Distributed Bayesian Reasoning Math

Part of the Distributed Bayesian Reasoning series

In this article we develop the basic mathematical formula for calculating the opinion of the meta-reasoner in arguments involving a single main argument thread.

Background Reading

To understand this article you should first read:

For a deeper understanding of some of the assumptions we make in this article, it may also help to read:

You also need familiar with basic syntax and concepts from probability theory, specifically:

Sample Argument

Simplified Argument

Suppose a sensational murder trial is being discussed in an online platform that allows the general public to vote on what they think the verdict should be and why.

Initially, 1,000 users vote on the root claim (𝐴) the defendant is guilty, before any discussion has taken place on the platform. Then after this initial vote, somebody submits an argument claiming (𝐵) the defendant signed a confession, and users are asked to vote on this claim.

150 out of the 1,000 users vote on 𝐵. Of these 150 users, a small number changed their vote on 𝐴 after voting on 𝐵 (presumably, because they found 𝐵 convincing).

The final votes are tabulated in the following table. We represent votes using the numeric values 0=reject, 1=accept, and -1=didn’t vote.

A=-1A=0A=1SUM
B=-10455395850
B=00252550
B=102080100
SUM05005001000
B≥0045105150

According to this table, all 1,000 users voted on 𝐴, with 500 rejecting 𝐴 (𝐴=0) and 500 accepting 𝐴 (𝐴=1). But only 150 users voted on 𝐵 (𝐵≥0).

Raw Probabilities

Our first step is to convert these counts into probabilities

Let’s define a function 𝑐 that returns the values of a cell in this table. For example:

$$ \begin{aligned} 𝑐(A=1) &= 500 \cr 𝑐(A=1,B=0) &= 25 \cr 𝑐() &= 1000 \end{aligned} $$

From this, we can define a function 𝑃 that tells us the probability that a random user voted in some way:

$$ P(A=a) = \frac{𝑐(A=a)}{c()} $$

So for example:

$$ \begin{aligned} P(A=1) &= \frac{𝑐(A=1)}{c()} \cr &= \frac{500}{1000} = 50\% \end{aligned} $$

We can also define conditional probabilities, for example the probability that a random user accepts 𝐴 given they accept 𝐵 is:

$$ P(A=1|B=1) = \frac{P(A=1,B=1)}{P(B=1)} $$

We can calculate conditional probabilities just by taking the ratio of counts, because:

$$ \begin{aligned} P(A=a|B=b) &= \frac{P(A=a,B=b)}{P(B=b)}\cr \cr &= \frac{𝑐(A=a,B=b) \div c()}{ 𝑐(B=b) \div c() }\cr \cr &= \frac{𝑐(A=a,B=b)}{𝑐(B=b)} \end{aligned} $$

So for example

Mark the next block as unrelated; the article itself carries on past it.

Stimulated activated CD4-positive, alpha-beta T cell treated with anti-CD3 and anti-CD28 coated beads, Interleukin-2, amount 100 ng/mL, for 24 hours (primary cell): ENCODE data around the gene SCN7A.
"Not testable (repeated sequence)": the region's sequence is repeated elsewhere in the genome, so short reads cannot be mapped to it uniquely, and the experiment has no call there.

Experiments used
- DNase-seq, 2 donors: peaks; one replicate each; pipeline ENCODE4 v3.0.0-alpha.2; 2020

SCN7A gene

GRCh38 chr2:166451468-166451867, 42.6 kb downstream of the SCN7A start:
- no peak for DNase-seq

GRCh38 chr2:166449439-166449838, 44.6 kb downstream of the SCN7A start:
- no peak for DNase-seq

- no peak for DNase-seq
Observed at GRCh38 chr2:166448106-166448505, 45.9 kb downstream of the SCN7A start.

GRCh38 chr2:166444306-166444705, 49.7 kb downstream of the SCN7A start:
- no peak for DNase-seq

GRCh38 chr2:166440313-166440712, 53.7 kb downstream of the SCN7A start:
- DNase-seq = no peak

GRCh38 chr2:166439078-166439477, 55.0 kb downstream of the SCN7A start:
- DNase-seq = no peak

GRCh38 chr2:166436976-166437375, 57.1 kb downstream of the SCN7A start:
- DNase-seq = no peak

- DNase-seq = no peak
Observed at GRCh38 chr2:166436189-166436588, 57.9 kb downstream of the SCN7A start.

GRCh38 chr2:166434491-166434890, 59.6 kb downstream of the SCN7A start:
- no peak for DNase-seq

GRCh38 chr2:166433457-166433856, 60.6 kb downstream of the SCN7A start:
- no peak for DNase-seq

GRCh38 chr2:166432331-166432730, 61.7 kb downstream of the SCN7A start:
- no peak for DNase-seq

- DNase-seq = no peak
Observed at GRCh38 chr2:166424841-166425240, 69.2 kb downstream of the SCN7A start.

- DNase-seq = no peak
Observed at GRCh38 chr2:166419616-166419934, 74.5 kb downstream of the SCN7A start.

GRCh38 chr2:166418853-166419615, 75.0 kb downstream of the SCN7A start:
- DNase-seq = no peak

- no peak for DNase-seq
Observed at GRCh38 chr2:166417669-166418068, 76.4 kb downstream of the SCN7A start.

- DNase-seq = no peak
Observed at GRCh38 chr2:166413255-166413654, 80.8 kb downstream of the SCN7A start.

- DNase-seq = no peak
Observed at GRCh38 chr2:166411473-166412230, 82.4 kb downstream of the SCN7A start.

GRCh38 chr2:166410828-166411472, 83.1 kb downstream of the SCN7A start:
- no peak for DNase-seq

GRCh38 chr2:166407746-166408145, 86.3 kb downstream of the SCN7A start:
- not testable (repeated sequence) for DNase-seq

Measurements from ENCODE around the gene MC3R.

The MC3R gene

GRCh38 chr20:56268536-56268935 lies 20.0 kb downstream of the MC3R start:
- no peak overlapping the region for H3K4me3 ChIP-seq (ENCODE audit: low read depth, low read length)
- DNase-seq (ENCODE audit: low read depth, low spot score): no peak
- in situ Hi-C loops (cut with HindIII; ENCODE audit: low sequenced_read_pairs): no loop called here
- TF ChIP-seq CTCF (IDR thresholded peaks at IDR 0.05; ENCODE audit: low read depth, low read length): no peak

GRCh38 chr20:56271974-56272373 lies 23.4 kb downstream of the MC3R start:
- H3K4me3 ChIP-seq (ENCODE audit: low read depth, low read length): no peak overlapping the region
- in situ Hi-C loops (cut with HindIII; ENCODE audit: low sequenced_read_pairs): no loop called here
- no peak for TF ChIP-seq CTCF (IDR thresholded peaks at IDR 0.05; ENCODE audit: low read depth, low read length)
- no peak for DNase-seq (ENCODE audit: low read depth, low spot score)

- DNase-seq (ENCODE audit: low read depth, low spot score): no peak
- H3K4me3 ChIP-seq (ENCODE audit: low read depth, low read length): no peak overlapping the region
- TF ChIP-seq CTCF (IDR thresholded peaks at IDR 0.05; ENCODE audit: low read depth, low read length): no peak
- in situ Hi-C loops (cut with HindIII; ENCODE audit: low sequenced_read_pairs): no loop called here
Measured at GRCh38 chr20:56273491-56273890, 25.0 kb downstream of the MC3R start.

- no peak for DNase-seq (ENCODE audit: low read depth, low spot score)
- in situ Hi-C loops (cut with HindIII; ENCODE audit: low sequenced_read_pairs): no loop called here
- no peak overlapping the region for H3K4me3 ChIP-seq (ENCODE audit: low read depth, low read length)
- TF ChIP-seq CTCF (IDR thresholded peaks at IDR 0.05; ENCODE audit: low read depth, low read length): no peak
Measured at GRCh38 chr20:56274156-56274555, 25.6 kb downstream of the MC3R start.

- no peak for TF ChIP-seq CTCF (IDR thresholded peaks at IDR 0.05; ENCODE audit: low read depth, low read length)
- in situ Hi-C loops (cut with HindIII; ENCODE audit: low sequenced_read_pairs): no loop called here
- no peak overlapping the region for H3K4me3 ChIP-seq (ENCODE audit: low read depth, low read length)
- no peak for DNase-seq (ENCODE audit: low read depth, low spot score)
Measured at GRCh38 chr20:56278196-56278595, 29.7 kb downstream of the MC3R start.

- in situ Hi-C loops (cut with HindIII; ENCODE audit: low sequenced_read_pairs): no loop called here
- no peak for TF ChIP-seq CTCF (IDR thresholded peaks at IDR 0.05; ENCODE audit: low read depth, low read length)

$$ \begin{aligned} P(A=1|B=1) &= \frac{𝑐(A=1,B=1)}{𝑐(B=1)} \cr &= \frac{80}{100} = 80\% \end{aligned} $$

Note that, $P$ represents the probability that a randomly selected user, from among those who voted, votes in some way. If this sample of users is small or biased, $P$ may not be a good estimate of what an average person actually believes. We will ignore this detail in this article, but address it in Bayesian Averaging.

Informed Probabilities

$P(A=1)$ is only 50%, but $P(A=1 \vert B=1)$ is 80%. This means that users who accept claim 𝐵 are more likely to accept claim 𝐴. So 𝐵 apparently is an effective supporting argument for 𝐴. On the other hand $P(A=1 \vert B=0)$ = 25/50 = 50%. Users who reject 𝐵 are not more likely to accept 𝐴.

Notably, among users who either accept OR reject 𝐵, 70% of users accept 𝐴:

$$ \begin{aligned} P(A=1 | B ≥ 0) &= \frac{c(A=1, B ≥ 0)}{c(B ≥ 0)}\cr \cr &= \frac{105}{150} = 70\% \end{aligned} $$

While only 50% of users accept 𝐴 overall. Apparently simply voting on 𝐵 made users more likely to accept 𝐴.

What’s happening here is that, among users who voted on $B$, a large number accept $B$ as true, and as we’ve seen users who accept $B$ are more likely to accept $A$. What makes the group of users who voted on $B$ different is that all of them are informed about 𝐵. Whether they accept it as true or not, they have at least been presented with the claim that (𝐵) the defendant signed a confession and had a chance to reject it, or to accept it and revise their belief accordingly. This is not necessarily the case for the larger group of users: perhaps the media coverage of the murder never mentioned any confession, and most users never learned about it until they were asked to vote on claim $B$.